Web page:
Meme as worker bee

Memes are a kind of shorthand. Memes are symbols that telegraph (or tweet) a body of values, a worldview, a belief system, a “frame.” We might think of memes as the worker bees of language’s power to direct attention toward the queen or the desired focus, or to direct attention away from something.

“What we do not question, we swallow whole.”—Christina Baldwin

Welcome to an experiment in paying attention. I’m an ordinary citizen in a faltering democracy, trying to exercise my personal agency. A good start, I believe, is directing my own attention, or noticing when I’m not.

In this regard, I am especially interested in the relationship of language and power, in how people articulate ideas to convey meaning and cultivate associations. You could say I’m interested in propaganda and persuasion, political rhetoric and personal essay.

More simply, I am interested in noticing the power of language to direct attention. The meme is an increasingly more popular and potent tool for doing so.

What is a meme? For the purposes of this project, I’m defining meme as a word, phrase, idea, slogan, or concept that moves rapidly and widely through public discourse: default crisismost divisive president in historyjob creators are some current memes (on May 5, 2012). These simple phrases are charged with meaning, and represent layers of beliefs, assumptions, facts, and lies that we rarely acknowledge or consider, even as we absorb and integrate them into our intellectual vocabulary, and pass them on.

To me, memes are related to what linguist George Lakoff calls frames: “Frames are mental structures that shape the way we see the world….All words are defined relative to conceptual frames. When you hear a word, its frame (or collection of frames) is activated in your brain.”

So memes are a kind of shorthand. Memes are symbols that telegraph (or tweet) a body of values, a worldview, a belief system, a “frame.” We might think of memes as the worker bees of language’s power to direct attention toward the queen or the desired focus, or to direct attention away from something.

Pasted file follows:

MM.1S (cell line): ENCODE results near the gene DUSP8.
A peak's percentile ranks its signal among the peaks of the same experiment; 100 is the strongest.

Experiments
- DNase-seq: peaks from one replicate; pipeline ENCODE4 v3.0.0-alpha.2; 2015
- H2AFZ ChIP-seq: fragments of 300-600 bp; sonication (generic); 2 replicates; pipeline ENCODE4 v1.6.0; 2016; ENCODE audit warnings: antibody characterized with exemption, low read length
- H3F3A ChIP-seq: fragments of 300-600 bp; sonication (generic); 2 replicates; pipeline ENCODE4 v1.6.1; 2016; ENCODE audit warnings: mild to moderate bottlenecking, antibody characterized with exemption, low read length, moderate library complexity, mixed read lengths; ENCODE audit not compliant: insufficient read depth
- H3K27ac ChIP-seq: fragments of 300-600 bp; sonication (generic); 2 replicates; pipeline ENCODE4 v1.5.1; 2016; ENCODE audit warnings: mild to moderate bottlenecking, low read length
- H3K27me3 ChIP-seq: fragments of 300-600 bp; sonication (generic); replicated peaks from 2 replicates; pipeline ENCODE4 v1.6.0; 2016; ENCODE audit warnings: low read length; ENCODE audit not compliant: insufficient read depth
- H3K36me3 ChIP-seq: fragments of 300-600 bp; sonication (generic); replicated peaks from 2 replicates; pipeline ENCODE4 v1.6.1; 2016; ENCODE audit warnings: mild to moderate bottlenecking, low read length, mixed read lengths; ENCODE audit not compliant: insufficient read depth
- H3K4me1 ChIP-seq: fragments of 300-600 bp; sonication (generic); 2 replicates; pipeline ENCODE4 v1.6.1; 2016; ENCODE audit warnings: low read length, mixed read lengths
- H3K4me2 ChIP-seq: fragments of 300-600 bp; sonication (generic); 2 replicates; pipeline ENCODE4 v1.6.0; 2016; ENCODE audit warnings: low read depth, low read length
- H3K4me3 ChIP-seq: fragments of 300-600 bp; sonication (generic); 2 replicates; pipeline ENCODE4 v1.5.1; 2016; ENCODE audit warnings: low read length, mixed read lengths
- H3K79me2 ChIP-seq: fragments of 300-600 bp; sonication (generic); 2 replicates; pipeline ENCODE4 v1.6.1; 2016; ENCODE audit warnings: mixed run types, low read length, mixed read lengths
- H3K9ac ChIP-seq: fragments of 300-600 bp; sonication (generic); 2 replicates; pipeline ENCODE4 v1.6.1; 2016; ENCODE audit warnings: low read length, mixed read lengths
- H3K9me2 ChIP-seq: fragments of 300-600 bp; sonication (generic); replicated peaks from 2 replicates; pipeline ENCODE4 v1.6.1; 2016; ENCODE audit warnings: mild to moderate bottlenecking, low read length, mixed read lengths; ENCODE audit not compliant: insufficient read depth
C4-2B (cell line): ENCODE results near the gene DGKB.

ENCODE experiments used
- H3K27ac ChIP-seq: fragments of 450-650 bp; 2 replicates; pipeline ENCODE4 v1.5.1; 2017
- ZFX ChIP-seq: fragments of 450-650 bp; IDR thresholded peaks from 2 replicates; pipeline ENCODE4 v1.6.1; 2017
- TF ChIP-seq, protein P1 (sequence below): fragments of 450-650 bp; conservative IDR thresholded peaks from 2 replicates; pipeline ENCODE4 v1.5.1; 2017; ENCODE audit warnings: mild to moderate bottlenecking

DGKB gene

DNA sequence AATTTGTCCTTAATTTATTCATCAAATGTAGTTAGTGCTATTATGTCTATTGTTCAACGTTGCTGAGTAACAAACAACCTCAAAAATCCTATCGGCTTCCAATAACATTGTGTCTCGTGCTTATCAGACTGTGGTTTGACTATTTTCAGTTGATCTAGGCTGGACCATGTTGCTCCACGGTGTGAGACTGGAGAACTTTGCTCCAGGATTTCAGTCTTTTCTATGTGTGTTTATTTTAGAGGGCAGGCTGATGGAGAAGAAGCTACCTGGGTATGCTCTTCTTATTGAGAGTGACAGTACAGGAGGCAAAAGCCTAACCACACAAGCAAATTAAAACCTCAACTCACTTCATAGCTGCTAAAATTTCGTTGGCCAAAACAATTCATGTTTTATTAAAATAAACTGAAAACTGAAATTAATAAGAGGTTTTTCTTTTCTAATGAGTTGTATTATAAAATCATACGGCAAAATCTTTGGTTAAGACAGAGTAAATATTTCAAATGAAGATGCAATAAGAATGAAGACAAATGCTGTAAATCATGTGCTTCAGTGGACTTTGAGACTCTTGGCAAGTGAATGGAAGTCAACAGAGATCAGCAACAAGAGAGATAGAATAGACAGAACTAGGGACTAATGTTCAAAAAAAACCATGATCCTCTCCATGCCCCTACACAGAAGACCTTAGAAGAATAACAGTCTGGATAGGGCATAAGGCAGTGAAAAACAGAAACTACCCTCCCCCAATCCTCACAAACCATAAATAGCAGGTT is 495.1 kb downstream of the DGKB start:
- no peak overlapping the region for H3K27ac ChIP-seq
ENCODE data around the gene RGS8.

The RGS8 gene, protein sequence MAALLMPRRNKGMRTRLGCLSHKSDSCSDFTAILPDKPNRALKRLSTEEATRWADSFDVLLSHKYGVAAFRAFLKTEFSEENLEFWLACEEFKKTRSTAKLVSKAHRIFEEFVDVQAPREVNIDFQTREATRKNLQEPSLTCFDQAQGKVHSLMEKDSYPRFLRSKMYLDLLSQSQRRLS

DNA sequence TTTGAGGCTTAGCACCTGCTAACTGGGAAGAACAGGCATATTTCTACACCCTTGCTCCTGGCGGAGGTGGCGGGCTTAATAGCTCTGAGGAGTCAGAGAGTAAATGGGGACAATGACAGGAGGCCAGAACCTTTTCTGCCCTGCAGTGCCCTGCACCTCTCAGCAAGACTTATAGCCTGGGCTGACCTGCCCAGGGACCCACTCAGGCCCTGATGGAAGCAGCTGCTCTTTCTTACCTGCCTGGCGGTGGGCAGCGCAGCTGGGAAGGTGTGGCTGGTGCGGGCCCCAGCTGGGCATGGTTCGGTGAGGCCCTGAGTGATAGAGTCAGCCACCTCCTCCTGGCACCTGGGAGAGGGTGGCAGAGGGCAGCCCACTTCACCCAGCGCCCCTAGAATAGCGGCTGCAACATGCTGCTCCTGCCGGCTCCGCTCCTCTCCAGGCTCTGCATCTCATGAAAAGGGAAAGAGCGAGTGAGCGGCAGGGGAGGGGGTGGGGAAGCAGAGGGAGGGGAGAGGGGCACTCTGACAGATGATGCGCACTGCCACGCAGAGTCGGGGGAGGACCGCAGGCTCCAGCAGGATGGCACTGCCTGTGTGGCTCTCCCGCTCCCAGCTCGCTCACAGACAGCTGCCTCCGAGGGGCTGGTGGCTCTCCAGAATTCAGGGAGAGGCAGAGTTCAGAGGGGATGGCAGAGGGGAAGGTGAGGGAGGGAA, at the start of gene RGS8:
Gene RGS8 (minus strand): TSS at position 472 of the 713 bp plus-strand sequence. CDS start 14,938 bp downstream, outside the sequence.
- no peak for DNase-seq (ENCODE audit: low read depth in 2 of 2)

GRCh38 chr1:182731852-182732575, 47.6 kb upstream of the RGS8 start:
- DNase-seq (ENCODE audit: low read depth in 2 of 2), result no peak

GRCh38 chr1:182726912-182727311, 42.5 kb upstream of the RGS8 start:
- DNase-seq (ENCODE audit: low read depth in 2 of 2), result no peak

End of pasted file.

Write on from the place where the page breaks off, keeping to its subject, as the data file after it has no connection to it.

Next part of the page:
Often, people are unaware that memes have directed (or distracted) their attention from one idea to another. Some memes are created for this very purpose. Other memes spring up spontaneously and though they can also direct and distract attention, there may be no conscious intention behind them.

Memes often disappear as quickly as they appear, but can continue to telegraph complex meanings and associations, to direct attention, long after their popularity has waned. Shock and awemushroom cloud, and culture of life still have some potency, as do change we can believe inentitlements, and death panels—although, as you might be sensing, the meaning of a meme is sometimes sticky, carrying forward associations to the public debates they endured.

With this in mind, I’ve started the meme_ster blog as a personal challenge to track memes generated during the 2012 US presidential campaign, and to unpack their meanings and associations. This is meant to be a playful exercise in critical thinking, and a way to practice directing  attention.

This work represents my personal observations and interpretations.

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About meme_ster

Tracking power through language
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5 Responses to Meme as worker bee

  1. Cat says:

    I like how you used “tweet” as the new “telegraph”. Also great worker bee analogy.

    I like your exposition on what exactly is a meme.

    I hope the focus on 2012 elections is just a dry run before tackling deeper societal issues. Obviously those issues will surface, but in the context of a 2012 election where the Democrats are running center right, how deep can those memes really be unpacked?

  2. Pingback: “The necessary 60″ | meme_ster

  3. Michelle says:

    The is a beautifully clear statement on issues that will become increasingly important as the election nears: thank you, Memester.

    I’m going to email many friends who’ll find this as engaging and engaged as I do.

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